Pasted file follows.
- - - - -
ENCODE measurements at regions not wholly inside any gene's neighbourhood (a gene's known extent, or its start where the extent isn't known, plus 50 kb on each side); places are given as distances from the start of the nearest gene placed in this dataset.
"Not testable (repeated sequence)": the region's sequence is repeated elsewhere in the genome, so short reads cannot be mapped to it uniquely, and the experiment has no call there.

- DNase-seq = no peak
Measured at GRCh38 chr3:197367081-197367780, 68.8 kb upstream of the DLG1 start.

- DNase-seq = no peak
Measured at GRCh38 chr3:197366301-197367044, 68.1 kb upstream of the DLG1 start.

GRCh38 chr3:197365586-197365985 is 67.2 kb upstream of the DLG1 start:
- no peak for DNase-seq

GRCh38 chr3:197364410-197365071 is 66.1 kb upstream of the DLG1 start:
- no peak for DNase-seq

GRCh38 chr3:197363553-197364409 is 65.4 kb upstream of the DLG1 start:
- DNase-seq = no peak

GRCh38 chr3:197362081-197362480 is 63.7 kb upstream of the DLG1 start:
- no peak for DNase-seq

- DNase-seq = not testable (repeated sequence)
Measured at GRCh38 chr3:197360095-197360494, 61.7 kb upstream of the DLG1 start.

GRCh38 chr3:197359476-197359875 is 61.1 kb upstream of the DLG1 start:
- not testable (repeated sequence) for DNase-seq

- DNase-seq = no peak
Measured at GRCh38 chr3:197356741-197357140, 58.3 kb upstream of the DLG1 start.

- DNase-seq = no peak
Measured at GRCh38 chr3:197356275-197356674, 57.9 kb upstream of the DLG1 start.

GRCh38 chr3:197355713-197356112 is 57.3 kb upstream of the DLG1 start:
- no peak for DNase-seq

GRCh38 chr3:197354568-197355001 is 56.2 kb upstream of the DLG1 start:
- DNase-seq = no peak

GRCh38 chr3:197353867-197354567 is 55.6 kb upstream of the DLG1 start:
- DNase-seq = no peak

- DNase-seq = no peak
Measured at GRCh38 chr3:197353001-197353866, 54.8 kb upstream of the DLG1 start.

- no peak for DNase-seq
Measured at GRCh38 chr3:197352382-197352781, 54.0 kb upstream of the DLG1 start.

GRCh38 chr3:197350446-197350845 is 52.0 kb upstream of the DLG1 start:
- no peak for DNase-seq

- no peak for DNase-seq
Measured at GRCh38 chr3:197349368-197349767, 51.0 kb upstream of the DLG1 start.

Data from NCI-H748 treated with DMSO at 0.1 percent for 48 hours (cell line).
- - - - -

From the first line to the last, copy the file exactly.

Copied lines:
ENCODE measurements at regions not wholly inside any gene's neighbourhood (a gene's known extent, or its start where the extent isn't known, plus 50 kb on each side); places are given as distances from the start of the nearest gene placed in this dataset.
"Not testable (repeated sequence)": the region's sequence is repeated elsewhere in the genome, so short reads cannot be mapped to it uniquely, and the experiment has no call there.

- DNase-seq = no peak
Measured at GRCh38 chr3:197367081-197367780, 68.8 kb upstream of the DLG1 start.

- DNase-seq = no peak
Measured at GRCh38 chr3:197366301-197367044, 68.1 kb upstream of the DLG1 start.

GRCh38 chr3:197365586-197365985 is 67.2 kb upstream of the DLG1 start:
- no peak for DNase-seq

GRCh38 chr3:197364410-197365071 is 66.1 kb upstream of the DLG1 start:
- no peak for DNase-seq

GRCh38 chr3:197363553-197364409 is 65.4 kb upstream of the DLG1 start:
- DNase-seq = no peak

GRCh38 chr3:197362081-197362480 is 63.7 kb upstream of the DLG1 start:
- no peak for DNase-seq

- DNase-seq = not testable (repeated sequence)
Measured at GRCh38 chr3:197360095-197360494, 61.7 kb upstream of the DLG1 start.

GRCh38 chr3:197359476-197359875 is 61.1 kb upstream of the DLG1 start:
- not testable (repeated sequence) for DNase-seq

- DNase-seq = no peak
Measured at GRCh38 chr3:197356741-197357140, 58.3 kb upstream of the DLG1 start.

- DNase-seq = no peak
Measured at GRCh38 chr3:197356275-197356674, 57.9 kb upstream of the DLG1 start.

GRCh38 chr3:197355713-197356112 is 57.3 kb upstream of the DLG1 start:
- no peak for DNase-seq

GRCh38 chr3:197354568-197355001 is 56.2 kb upstream of the DLG1 start:
- DNase-seq = no peak

GRCh38 chr3:197353867-197354567 is 55.6 kb upstream of the DLG1 start:
- DNase-seq = no peak

- DNase-seq = no peak
Measured at GRCh38 chr3:197353001-197353866, 54.8 kb upstream of the DLG1 start.

- no peak for DNase-seq
Measured at GRCh38 chr3:197352382-197352781, 54.0 kb upstream of the DLG1 start.

GRCh38 chr3:197350446-197350845 is 52.0 kb upstream of the DLG1 start:
- no peak for DNase-seq

- no peak for DNase-seq
Measured at GRCh38 chr3:197349368-197349767, 51.0 kb upstream of the DLG1 start.

Data from NCI-H748 treated with DMSO at 0.1 percent for 48 hours (cell line).